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Thyme Syrup for Respiratory Health

Supporting our families’ health through the winter is easy with herbal medicine. If your kids are getting tired of elderberry syrup or you’re ready to experiment with something new- give this recipe a try!

Thyme (Thymus vulgaris) is broad-spectrum antimicrobial plant with notable research showing effectiveness against candida, antibiotic resistant bacteria, drug-resistant viruses, and molds [1,3,4,5]. Thyme is also a powerful antispasmodic effective for soothing coughs like those associated with bronchitis and whooping cough. As a warm and drying plant it is helpful in reducing congestion. It’s numerous effects on respiratory health make it a perfect winter-time remedy.

The research has focused on the volatile oil content of the plant. These constituents evaporate when heated and dried, so in order to capture this medicine effectively we need to take a few extra steps in preparation. Since the volatile oil content is highest when the plant is fresh it is best to purchase fresh thyme from your local grocery store rather than the dried bulk herb. However, if that is all you have access to, use it!

**Please note that while the research is examining effectiveness of the volatile oil against microbes, it is not evaluating safety of use in humans, and therefore does not equate to safe use. As herbalists, we value your healthy & safety, and respect the intelligent design of using whole plant medicines.

Thyme Syrup

**Important Notes-

  1. Sugar is used for babies under the age of 2 as honey may contain botulism spores that could infect the child with a developing immune system.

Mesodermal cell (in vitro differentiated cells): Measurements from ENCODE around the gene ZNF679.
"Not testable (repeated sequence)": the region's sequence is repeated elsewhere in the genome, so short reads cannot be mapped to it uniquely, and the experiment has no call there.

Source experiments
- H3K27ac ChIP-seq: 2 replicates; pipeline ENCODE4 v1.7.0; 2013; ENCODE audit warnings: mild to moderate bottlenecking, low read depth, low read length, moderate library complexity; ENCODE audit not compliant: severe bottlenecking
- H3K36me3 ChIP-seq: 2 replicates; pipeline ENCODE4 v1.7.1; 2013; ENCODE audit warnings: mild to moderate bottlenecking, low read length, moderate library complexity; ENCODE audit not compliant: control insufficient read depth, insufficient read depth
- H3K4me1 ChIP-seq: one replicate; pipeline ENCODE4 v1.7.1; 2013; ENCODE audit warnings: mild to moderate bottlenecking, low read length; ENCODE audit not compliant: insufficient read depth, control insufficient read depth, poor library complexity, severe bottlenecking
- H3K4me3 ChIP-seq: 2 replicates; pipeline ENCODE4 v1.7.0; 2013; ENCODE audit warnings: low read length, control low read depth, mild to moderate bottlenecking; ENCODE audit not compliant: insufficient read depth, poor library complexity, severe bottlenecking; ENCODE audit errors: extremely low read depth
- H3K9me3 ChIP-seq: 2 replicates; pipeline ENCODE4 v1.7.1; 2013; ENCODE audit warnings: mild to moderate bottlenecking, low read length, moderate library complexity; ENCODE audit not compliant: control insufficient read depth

2. Add honey after the tea has cooled to preserve the vital enzymes within.
  3. Use a weaker preserving ratio of sweetener if you will be storing in the fridge or using immediately. Use a stronger ratio if you’d like to extend shelf life or not refrigerate.

Ingredients:

4 packets of fresh thyme (3 oz)

2 cups cold water

1-2 cups sugar or raw local honey

Instructions: Place cold water in a medium pot on the stove. Chop fresh thyme loosely and add to pot with the lid only slightly cracked open (to preserve any volatile oil loss). Mark a toothpick, chopstick, or spoon for the level of water. Heat on medium-high until it is boiling, then reduce to a low rolling simmer. Allow to cook, checking the water level against your tool, until the water has been reduced by half. Turn off heat and allow any condensation on the lid to drip back into the water before straining through a fine mesh strainer into a glass measuring cup. Pour the liquid back into the emptied pot. At this point you may add sugar to dissolve into the warm tea or allow to cool a bit with the lid on before adding honey. Stir until well incorporated, bottle, and store appropriately!

Dosage for adults: 1-2 tablespoons every hour to every other hour during sickness, if you feel a cold coming on, or are coughing.

Dosage for kids: divide the kids weight by 150 and multiply by the adult dose, taken 2-4x/day. For example, a 50 lb child would take 1-2 teaspoons at a time (50 lbs / 150 = 0.33 .. 0.33 x 1 = 1/3 of tablespoon or 1 teaspoon).

Citations:

  1. Sienkiewicz, Monika, et al. “The Antimicrobial Activity of Thyme Essential Oil Against Multidrug Resistant Clinical Bacterial Strains.” Microbial Drug Resistance, vol. 18, no. 2, 21 Nov. 2012, pp. 137–148., doi:10.1089/mdr.2011.0080.
  2. Eisenhut, Michael, and Jonathan Cohen. “The Toxicity of Essential Oils.” International Journal of Infectious Diseases, vol. 11, no. 4, July 2017, p. 365., doi:https://doi.org/10.1016/j.ijid.2006.07.004.
  3. Swamy, Mallappa Kumara, et al. “Antimicrobial Properties of Plant Essential Oils against Human Pathogens and Their Mode of Action: An Updated Review.” Evidence-Based Complementary and Alternative Medicine, vol. 2016, 20 Dec. 2016, pp. 1–21., doi:10.1155/2016/3012462.
  4. Wińska, Katarzyna et al. “Essential Oils as Antimicrobial Agents-Myth or Real Alternative?.” Molecules (Basel, Switzerland) vol. 24,11 2130. 5 Jun. 2019, doi:10.3390/molecules24112130
  5. Rajkowska, Katarzyna, et al. “The Effect of Thyme and Tea Tree Oils on Morphology and Metabolism of Candida Albicans.” Acta Biochimica Polonica, vol. 61, no. 2, 2014, doi:10.18388/abp.2014_1900.

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